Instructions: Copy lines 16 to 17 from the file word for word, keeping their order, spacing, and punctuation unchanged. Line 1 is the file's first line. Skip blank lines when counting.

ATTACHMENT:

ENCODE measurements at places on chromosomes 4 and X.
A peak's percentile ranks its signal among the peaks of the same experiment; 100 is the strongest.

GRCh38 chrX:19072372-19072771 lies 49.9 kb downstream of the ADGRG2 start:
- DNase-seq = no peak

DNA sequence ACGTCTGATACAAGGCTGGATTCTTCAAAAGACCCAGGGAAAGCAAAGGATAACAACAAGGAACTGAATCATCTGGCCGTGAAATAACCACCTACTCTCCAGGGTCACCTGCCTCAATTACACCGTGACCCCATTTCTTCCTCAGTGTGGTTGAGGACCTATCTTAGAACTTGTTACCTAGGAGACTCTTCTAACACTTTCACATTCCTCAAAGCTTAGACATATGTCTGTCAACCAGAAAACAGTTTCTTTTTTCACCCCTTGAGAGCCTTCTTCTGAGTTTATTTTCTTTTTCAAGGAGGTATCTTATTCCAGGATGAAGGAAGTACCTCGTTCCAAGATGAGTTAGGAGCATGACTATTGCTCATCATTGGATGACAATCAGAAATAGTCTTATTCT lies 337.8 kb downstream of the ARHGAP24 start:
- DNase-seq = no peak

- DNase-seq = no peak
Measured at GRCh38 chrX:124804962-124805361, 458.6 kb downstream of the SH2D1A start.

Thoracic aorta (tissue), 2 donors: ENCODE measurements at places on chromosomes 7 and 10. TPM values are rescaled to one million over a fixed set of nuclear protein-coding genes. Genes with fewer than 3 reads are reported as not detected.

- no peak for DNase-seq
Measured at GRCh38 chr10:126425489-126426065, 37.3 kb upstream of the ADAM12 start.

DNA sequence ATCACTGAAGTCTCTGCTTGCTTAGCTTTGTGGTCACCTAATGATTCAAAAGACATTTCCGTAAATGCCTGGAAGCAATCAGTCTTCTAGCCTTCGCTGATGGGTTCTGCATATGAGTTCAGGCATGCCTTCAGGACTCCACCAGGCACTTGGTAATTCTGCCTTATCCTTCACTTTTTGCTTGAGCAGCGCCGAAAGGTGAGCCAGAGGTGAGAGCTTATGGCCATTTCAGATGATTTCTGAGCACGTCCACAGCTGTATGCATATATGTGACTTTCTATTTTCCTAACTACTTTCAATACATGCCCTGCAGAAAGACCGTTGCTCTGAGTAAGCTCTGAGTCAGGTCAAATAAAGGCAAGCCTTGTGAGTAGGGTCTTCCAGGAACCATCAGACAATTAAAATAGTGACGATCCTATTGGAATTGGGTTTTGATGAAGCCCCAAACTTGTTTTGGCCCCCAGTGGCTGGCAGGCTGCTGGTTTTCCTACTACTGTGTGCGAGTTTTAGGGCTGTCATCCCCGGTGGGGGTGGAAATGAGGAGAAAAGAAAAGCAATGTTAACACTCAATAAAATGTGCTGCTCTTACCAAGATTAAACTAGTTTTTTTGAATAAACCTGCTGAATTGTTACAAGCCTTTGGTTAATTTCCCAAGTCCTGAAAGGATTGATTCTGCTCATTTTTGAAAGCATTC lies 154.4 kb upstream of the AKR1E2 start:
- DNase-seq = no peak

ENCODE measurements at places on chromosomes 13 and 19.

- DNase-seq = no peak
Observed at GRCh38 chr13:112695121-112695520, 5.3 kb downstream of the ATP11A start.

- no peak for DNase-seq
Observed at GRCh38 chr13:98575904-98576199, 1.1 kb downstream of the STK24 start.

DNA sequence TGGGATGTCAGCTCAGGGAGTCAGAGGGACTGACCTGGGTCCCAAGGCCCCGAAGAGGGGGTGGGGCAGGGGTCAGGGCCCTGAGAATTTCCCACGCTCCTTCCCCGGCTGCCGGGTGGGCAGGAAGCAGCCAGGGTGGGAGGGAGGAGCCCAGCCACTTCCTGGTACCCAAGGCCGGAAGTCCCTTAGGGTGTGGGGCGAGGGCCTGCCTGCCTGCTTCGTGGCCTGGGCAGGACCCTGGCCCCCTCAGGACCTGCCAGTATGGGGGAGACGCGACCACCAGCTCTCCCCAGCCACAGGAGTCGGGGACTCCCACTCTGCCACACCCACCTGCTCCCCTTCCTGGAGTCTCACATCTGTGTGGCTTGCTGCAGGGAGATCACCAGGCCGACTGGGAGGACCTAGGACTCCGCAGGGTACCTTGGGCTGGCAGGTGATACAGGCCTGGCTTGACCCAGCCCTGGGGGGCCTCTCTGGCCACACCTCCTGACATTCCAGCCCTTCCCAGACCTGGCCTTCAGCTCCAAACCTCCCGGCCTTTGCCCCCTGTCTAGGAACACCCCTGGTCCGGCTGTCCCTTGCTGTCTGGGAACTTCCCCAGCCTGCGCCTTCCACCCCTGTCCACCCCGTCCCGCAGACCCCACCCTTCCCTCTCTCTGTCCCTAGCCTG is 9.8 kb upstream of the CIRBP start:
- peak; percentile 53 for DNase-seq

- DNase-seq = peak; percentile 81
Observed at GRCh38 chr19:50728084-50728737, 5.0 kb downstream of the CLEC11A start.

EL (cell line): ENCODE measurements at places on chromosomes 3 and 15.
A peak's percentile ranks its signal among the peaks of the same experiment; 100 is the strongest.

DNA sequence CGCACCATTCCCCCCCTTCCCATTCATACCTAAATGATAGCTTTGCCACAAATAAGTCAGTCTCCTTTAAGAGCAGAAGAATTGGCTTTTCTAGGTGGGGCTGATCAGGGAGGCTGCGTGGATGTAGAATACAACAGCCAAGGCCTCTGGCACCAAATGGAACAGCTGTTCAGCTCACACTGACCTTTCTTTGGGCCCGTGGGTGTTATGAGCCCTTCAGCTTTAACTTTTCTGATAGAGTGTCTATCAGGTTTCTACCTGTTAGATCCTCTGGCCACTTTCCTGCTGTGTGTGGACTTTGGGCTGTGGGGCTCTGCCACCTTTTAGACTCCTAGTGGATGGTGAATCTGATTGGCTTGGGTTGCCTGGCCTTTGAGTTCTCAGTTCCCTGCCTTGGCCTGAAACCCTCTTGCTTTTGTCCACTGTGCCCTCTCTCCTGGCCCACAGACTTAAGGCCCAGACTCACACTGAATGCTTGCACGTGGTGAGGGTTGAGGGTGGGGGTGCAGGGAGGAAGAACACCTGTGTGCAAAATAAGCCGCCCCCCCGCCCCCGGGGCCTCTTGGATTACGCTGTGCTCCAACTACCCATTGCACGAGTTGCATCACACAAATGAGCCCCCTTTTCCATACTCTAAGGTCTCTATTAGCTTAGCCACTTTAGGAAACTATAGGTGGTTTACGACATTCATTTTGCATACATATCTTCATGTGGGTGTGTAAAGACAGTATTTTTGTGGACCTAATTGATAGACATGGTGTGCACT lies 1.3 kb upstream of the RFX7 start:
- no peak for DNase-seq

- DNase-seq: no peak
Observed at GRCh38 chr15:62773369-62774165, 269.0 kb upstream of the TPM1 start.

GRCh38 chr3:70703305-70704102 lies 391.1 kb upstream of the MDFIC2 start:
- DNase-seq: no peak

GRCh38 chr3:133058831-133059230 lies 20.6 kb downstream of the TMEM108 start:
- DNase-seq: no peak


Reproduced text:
Observed at GRCh38 chr13:112695121-112695520, 5.3 kb downstream of the ATP11A start.

- no peak for DNase-seq